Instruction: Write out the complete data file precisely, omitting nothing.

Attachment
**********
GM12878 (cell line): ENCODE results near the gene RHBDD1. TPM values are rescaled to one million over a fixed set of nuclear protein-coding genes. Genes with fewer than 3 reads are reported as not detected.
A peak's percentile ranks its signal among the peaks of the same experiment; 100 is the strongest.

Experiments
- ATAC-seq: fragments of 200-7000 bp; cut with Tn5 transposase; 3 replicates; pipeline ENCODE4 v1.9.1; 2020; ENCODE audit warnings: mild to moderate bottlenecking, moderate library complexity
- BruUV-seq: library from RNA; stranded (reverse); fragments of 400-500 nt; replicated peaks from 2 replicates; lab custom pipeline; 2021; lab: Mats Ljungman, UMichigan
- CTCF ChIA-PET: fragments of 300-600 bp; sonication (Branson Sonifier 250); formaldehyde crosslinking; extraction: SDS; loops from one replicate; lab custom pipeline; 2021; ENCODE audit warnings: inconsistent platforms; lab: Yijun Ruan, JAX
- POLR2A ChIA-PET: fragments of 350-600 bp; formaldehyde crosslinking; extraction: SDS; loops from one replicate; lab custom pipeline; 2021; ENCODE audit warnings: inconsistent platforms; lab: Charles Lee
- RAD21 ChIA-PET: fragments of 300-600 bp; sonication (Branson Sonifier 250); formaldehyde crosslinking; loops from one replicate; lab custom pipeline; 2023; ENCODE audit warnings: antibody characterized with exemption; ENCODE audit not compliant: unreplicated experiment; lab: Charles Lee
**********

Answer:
GM12878 (cell line): ENCODE results near the gene RHBDD1. TPM values are rescaled to one million over a fixed set of nuclear protein-coding genes. Genes with fewer than 3 reads are reported as not detected.
A peak's percentile ranks its signal among the peaks of the same experiment; 100 is the strongest.

Experiments
- ATAC-seq: fragments of 200-7000 bp; cut with Tn5 transposase; 3 replicates; pipeline ENCODE4 v1.9.1; 2020; ENCODE audit warnings: mild to moderate bottlenecking, moderate library complexity
- BruUV-seq: library from RNA; stranded (reverse); fragments of 400-500 nt; replicated peaks from 2 replicates; lab custom pipeline; 2021; lab: Mats Ljungman, UMichigan
- CTCF ChIA-PET: fragments of 300-600 bp; sonication (Branson Sonifier 250); formaldehyde crosslinking; extraction: SDS; loops from one replicate; lab custom pipeline; 2021; ENCODE audit warnings: inconsistent platforms; lab: Yijun Ruan, JAX
- POLR2A ChIA-PET: fragments of 350-600 bp; formaldehyde crosslinking; extraction: SDS; loops from one replicate; lab custom pipeline; 2021; ENCODE audit warnings: inconsistent platforms; lab: Charles Lee
- RAD21 ChIA-PET: fragments of 300-600 bp; sonication (Branson Sonifier 250); formaldehyde crosslinking; loops from one replicate; lab custom pipeline; 2023; ENCODE audit warnings: antibody characterized with exemption; ENCODE audit not compliant: unreplicated experiment; lab: Charles Lee